America's Cup Racing Yachts
Evolution of a Design - The Magnificent J-Class
W. Starling Burgess & Owlin Stephens' J-Class Ranger
Although they became recognized the most beautiful yacht design in the World, only 10 J-Class yachts were ever built - 6 in the USA and 4 in the UK. Most of
these competed in trials for the America's Cup, or competed in the Cup itself. Other yachts (pre J-Class) were converted to meet the rule requirements.
Name              Built            Designer                       AC Role               LWL          LOA            Beam        Draught      Displacement      Sail Area
Enterprise       US 1930   W. Starling Burgess     1930  Defender      80ft            120ft 9in       23ft          14ft 6in       128 tons               7583 sq-ft
Whirlwind      US 1930    L. Francis Herreshoff                                  86ft            130ft             21ft 9in    15ft 6in       158 tons               7335 sq-ft
Yankee            US 1930   Frank Paine                                                   83ft            126ft             22ft 6in     14ft 6in      148 tons               7288 sq-ft
Weetamoe       US 1930   Clinton Crane                                                83ft            125ft 9in       20ft           15ft            143 tons               7550 sq-ft
Shamrock V    UK 1930  Charles Nicholson         1930 Challenger    81ft 1in      119ft 1in       20ft           14ft 9in       134 tons              7540 sq-ft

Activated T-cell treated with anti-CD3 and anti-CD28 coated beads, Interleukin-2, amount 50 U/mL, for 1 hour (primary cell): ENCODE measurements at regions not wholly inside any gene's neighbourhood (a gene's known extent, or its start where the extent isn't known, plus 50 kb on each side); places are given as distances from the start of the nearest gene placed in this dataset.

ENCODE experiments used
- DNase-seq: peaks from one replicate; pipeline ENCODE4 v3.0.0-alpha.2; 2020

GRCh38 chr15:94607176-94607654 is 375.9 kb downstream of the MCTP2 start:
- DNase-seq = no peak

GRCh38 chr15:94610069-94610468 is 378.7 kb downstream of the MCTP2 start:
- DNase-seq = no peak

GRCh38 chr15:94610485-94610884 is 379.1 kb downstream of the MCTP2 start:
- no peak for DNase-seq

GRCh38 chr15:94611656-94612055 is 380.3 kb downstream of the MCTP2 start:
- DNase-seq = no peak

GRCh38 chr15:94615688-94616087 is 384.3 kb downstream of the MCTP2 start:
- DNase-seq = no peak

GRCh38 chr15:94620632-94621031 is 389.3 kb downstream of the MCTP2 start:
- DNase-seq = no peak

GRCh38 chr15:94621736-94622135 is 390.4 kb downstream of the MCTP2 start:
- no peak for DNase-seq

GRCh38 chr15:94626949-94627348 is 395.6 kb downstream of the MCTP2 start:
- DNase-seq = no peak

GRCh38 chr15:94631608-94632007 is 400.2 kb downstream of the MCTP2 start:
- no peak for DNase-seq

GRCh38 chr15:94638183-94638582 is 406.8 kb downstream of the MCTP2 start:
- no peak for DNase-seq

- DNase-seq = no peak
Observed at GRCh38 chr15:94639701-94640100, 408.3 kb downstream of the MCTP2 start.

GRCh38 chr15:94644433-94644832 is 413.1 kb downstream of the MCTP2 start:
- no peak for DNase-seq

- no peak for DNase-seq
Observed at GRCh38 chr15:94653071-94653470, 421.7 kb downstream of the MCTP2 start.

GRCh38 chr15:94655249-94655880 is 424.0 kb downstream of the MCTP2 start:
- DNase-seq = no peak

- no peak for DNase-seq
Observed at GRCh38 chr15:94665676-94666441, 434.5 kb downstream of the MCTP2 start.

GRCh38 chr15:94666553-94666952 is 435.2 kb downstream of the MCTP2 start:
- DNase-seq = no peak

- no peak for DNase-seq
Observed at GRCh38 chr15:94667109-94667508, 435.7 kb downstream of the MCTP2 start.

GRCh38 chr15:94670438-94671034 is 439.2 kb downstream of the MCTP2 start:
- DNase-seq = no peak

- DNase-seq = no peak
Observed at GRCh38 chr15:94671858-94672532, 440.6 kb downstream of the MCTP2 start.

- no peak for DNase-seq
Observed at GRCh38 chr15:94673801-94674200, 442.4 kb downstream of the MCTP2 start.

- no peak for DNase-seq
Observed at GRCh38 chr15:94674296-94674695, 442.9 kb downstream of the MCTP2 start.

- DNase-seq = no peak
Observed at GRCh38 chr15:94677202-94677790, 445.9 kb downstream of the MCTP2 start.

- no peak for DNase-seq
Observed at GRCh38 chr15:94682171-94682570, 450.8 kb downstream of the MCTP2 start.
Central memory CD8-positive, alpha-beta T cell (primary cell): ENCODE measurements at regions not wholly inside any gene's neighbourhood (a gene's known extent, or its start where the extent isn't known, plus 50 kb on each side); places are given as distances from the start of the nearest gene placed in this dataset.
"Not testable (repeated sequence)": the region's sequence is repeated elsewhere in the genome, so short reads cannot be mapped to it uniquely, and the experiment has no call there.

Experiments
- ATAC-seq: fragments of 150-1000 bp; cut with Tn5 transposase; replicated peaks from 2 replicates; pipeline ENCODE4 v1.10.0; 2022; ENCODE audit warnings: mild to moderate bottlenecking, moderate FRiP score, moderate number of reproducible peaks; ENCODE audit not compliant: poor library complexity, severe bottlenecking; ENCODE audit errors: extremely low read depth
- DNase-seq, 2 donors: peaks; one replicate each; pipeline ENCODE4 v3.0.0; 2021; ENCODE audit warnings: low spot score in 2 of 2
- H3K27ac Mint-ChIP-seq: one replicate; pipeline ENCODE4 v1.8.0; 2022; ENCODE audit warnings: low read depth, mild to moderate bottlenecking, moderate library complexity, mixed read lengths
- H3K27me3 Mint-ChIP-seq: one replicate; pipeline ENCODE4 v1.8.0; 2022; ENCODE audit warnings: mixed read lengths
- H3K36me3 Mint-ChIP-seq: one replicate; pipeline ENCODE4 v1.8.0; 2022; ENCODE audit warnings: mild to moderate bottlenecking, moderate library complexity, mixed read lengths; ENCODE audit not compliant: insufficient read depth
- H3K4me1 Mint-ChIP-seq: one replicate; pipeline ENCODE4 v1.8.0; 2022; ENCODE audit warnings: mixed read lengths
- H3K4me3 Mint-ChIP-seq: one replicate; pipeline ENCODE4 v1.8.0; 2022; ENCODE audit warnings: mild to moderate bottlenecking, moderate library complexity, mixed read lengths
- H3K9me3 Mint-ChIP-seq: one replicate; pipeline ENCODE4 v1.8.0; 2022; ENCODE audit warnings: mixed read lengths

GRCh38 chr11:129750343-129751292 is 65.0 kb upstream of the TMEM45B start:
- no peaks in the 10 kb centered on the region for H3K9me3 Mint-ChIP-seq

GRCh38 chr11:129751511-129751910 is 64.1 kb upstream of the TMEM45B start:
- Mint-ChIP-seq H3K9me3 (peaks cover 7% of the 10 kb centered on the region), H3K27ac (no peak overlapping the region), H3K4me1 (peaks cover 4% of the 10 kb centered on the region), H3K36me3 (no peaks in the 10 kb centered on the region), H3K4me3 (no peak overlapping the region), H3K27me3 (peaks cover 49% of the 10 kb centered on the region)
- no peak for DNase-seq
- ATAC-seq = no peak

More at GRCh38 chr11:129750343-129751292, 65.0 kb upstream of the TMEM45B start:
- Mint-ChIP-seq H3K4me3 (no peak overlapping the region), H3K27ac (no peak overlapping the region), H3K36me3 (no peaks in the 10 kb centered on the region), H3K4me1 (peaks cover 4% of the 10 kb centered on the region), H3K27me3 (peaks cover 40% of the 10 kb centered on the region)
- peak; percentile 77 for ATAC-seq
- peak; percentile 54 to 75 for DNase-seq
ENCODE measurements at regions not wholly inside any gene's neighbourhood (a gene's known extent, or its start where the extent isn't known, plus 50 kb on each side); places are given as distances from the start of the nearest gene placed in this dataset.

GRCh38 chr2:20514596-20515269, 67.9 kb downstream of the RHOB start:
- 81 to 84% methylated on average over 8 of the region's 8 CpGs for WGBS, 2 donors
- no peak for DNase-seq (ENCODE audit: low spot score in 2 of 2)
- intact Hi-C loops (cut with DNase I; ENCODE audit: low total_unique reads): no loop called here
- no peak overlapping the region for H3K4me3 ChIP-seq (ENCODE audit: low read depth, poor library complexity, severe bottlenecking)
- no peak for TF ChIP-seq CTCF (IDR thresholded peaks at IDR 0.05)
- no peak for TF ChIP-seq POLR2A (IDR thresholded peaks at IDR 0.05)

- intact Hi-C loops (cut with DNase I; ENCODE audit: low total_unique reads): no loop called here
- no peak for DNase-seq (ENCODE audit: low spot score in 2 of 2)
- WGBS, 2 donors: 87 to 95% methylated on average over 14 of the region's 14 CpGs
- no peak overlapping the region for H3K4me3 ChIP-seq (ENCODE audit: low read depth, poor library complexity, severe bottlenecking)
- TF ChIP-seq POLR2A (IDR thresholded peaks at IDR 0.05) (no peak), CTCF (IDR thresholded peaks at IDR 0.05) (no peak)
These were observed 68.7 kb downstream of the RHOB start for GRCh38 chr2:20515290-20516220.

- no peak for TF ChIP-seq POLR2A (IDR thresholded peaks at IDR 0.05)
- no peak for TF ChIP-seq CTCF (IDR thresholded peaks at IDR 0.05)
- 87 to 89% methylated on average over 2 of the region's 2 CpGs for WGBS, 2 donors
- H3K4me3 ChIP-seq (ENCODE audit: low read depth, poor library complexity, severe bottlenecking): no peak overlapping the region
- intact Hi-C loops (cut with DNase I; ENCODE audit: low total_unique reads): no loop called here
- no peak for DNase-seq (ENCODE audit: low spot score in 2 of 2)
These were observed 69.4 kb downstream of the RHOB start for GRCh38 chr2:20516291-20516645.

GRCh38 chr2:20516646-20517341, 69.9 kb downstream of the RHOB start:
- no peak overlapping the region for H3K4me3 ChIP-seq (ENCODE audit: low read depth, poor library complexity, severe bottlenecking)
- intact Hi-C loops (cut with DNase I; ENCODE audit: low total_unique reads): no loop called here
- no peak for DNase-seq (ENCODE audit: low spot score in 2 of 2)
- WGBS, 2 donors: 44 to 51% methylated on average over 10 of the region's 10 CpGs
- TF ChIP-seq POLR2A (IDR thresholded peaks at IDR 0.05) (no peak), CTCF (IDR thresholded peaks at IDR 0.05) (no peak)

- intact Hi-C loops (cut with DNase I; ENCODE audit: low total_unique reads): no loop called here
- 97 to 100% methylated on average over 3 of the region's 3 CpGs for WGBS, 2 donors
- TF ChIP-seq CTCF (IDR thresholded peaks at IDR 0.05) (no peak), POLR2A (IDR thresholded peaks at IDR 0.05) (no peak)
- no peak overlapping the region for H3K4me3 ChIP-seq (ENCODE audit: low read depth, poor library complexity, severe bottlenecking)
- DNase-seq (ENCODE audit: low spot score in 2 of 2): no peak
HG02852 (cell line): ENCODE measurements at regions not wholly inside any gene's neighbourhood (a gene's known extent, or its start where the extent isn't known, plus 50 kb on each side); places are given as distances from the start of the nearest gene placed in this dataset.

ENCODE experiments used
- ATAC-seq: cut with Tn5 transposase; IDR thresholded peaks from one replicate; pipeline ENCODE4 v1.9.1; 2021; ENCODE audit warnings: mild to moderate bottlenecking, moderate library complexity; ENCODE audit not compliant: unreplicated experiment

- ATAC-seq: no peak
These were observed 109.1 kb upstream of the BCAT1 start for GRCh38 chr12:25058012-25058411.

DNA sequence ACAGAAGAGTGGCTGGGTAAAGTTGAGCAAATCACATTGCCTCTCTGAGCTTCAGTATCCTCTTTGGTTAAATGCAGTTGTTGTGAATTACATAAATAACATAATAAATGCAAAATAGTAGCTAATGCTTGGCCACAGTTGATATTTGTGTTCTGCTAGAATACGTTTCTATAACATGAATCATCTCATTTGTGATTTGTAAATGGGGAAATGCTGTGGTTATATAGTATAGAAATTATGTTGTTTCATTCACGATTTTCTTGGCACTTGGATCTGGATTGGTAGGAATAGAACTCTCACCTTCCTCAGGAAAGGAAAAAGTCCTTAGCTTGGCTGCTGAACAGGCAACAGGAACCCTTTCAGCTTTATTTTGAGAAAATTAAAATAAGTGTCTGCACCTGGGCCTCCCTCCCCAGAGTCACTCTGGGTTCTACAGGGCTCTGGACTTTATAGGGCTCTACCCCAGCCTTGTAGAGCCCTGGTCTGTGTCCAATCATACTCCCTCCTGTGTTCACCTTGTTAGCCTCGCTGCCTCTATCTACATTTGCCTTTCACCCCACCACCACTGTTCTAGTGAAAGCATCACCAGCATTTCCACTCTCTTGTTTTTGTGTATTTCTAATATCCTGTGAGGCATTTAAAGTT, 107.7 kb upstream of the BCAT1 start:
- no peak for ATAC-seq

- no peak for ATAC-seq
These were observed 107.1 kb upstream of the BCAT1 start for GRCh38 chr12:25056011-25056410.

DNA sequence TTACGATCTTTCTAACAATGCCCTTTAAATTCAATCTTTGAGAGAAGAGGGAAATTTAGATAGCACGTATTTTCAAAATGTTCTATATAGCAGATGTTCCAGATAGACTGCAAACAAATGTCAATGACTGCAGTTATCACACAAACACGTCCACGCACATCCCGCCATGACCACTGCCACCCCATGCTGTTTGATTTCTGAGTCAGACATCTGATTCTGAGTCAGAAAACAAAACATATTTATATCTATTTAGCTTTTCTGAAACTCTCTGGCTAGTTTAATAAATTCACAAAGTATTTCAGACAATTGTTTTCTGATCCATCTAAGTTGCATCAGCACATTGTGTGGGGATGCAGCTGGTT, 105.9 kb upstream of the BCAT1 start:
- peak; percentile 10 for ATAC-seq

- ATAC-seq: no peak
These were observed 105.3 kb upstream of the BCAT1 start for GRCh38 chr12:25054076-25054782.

UK 1932  Charles Nicholson                                        83ft             127ft 6in       21ft 6in     15ft            160 tons             7541 sq-ft
Endeavour     UK 1934  Charles Nicholson         1934 Challenger    83ft 6in      129ft 6in        22ft           14ft 9in      143 tons             7561 sq-ft
Rainbow         US 1934   W. Starling Burgess      1934  Defender      82ft            127ft 6in        21ft          15ft            141 tons              7535 sq-ft
Ranger            US 1937   Burgess & Stephens     1937  Defender      87ft            135ft              21ft          15ft            166 tons              7546 sq-ft
Endeavour II  UK 1936  Charles Nicholson         1937 Challenger    87ft            135ft 6in       21ft 6in     15ft            162 tons              7543 sq-ft
where R = rule length (76 ft), L = LWL (ft), S = Sail area (sq-ft), D = Displacement (tons)

The J-Class had a maximum rating of 76 feet and a maximum allowable waterline length of 87 feet. During the 1930s, it was found that the longest-waterline
boats were the fastest. Both
Ranger and Endeavour II were built to the maximum waterline length of 87 feet. Owlin Stephens undertook a model-testing
program during the development of
Ranger. The models were given design numbers 77-A through 77-F, and 77CE. While the models all had 87-foot
waterlines, they had different beams, displacements, longitudinal centers of buoyancy, prismatic coefficients and wetted areas. As with modern America's Cup
Class yachts, the J-Class designs were optimized for the conditions they were expected to sail under. The final lines for
Ranger were derived from model 77-C
which was believed to be the best suited for racing off Newport, RI (where the America's Cup  races were held from 1920 through 1983) where summer winds
are light and seas relatively small.
Ranger's final lines were modified from the model 77-C lines most noticeably in the 'hooked bow' that can be found on the
1937 America's Cup winner.
The J-Class was based on the American Universal Rule which took into account length, sail area and displacement. Roughly,
R = 0.18 L square-root(S)/cube-root(35D)
Ranger J5 in 1937